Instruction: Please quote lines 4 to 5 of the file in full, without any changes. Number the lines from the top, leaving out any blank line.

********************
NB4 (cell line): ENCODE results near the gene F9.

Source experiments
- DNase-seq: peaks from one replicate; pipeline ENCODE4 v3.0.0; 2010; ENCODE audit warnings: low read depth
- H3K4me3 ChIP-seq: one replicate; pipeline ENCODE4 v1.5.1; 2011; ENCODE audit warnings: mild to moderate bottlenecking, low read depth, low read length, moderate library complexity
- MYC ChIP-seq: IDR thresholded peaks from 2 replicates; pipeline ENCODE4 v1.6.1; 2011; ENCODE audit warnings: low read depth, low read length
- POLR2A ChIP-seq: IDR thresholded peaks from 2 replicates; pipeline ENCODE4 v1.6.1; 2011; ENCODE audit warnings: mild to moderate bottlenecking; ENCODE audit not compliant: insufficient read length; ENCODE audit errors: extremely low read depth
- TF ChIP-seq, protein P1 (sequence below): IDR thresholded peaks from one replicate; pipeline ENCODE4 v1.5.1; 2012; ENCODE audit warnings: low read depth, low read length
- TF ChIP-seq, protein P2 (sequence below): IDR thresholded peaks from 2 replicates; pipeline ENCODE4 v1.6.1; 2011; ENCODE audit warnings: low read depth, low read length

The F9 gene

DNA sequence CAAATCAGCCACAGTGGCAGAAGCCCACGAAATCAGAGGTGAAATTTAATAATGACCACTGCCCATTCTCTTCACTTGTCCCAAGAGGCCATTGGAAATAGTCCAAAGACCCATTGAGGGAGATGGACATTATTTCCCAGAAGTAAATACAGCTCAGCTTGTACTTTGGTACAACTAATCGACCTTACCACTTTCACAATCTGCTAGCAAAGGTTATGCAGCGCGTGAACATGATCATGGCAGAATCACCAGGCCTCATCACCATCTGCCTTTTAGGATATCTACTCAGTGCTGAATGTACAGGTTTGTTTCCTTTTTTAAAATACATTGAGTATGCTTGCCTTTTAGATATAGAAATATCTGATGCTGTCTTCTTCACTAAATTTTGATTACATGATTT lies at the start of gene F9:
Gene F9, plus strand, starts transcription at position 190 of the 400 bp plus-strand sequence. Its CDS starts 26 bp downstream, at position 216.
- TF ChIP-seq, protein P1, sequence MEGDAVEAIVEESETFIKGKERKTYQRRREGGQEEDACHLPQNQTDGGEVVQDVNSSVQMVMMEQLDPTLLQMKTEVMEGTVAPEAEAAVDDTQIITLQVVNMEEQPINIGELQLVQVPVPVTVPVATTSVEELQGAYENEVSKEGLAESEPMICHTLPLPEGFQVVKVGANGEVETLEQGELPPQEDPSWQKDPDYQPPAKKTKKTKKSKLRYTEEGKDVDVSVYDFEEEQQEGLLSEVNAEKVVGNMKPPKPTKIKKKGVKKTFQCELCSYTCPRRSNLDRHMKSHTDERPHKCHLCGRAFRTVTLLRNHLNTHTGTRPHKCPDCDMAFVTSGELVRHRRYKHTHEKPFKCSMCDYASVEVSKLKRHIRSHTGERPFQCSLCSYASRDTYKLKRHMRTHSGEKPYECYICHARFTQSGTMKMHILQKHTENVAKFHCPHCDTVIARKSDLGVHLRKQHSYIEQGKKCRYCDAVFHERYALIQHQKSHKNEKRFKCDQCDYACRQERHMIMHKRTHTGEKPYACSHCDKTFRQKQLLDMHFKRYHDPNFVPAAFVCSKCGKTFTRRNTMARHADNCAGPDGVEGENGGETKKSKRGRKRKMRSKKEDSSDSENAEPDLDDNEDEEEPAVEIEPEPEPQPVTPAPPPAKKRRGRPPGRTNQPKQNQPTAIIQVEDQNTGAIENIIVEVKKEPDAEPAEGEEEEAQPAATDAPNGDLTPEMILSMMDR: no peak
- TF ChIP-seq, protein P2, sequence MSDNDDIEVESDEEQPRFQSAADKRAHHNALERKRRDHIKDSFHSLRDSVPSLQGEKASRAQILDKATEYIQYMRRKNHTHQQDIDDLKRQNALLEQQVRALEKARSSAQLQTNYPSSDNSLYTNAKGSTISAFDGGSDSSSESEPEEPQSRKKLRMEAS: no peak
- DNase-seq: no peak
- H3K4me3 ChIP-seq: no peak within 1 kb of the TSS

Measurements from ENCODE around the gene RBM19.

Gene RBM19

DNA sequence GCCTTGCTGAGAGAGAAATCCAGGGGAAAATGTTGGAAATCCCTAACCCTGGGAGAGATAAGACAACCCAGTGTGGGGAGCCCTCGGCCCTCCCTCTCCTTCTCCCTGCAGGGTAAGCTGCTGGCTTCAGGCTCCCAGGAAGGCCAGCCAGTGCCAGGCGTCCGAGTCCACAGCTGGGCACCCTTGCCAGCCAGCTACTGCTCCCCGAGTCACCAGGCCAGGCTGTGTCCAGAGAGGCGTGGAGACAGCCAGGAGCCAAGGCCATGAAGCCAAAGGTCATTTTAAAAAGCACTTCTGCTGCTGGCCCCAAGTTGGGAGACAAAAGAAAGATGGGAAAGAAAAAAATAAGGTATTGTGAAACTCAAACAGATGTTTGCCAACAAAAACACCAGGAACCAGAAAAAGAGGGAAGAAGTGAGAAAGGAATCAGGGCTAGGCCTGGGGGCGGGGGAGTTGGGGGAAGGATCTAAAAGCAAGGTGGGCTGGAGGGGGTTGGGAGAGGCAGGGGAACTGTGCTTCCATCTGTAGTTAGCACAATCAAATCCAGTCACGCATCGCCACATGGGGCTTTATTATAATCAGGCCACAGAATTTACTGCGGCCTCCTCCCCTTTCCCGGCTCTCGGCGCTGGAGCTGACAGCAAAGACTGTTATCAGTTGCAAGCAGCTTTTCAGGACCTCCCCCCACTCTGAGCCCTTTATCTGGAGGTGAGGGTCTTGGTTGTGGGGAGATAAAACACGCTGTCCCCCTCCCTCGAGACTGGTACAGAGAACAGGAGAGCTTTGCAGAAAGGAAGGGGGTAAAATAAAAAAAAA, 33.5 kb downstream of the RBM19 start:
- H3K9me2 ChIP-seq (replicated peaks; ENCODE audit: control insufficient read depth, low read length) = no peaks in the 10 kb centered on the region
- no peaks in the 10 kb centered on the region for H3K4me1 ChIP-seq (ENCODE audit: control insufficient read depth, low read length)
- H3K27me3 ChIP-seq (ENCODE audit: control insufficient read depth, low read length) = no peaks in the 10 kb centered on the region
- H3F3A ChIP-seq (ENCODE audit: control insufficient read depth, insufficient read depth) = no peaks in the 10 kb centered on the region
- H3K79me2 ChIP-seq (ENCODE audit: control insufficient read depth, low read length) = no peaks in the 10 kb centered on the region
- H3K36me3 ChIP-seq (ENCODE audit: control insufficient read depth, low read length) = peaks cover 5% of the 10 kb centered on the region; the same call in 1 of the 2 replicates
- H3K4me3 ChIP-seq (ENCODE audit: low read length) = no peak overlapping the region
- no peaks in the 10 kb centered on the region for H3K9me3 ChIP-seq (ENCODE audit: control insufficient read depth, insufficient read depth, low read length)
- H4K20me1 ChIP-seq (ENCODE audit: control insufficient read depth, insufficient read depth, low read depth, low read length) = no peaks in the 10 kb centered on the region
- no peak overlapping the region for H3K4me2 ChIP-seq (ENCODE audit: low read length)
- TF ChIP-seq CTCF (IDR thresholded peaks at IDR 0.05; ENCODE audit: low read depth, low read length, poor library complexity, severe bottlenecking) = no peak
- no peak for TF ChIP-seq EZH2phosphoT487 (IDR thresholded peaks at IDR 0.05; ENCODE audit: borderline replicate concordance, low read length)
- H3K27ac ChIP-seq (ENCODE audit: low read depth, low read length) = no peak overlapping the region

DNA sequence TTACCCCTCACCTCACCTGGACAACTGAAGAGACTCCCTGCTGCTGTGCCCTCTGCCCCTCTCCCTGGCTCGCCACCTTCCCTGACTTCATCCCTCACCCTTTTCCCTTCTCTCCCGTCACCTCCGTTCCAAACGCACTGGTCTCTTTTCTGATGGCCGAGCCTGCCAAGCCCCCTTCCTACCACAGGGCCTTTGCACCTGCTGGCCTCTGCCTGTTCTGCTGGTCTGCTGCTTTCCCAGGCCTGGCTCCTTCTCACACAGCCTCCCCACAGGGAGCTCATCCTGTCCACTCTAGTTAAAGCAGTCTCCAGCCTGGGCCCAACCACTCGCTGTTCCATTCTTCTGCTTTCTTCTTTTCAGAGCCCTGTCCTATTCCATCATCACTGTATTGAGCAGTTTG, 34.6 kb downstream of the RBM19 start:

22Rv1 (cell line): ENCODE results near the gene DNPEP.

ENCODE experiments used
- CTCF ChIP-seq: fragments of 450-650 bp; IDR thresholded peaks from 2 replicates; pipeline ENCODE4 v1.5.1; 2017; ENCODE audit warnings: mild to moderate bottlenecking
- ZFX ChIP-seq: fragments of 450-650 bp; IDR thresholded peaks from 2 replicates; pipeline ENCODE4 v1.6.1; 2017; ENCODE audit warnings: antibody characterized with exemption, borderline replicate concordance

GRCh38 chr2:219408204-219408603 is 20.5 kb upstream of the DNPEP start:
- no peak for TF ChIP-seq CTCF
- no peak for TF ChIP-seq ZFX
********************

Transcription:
- H3K4me3 ChIP-seq: one replicate; pipeline ENCODE4 v1.5.1; 2011; ENCODE audit warnings: mild to moderate bottlenecking, low read depth, low read length, moderate library complexity
- MYC ChIP-seq: IDR thresholded peaks from 2 replicates; pipeline ENCODE4 v1.6.1; 2011; ENCODE audit warnings: low read depth, low read length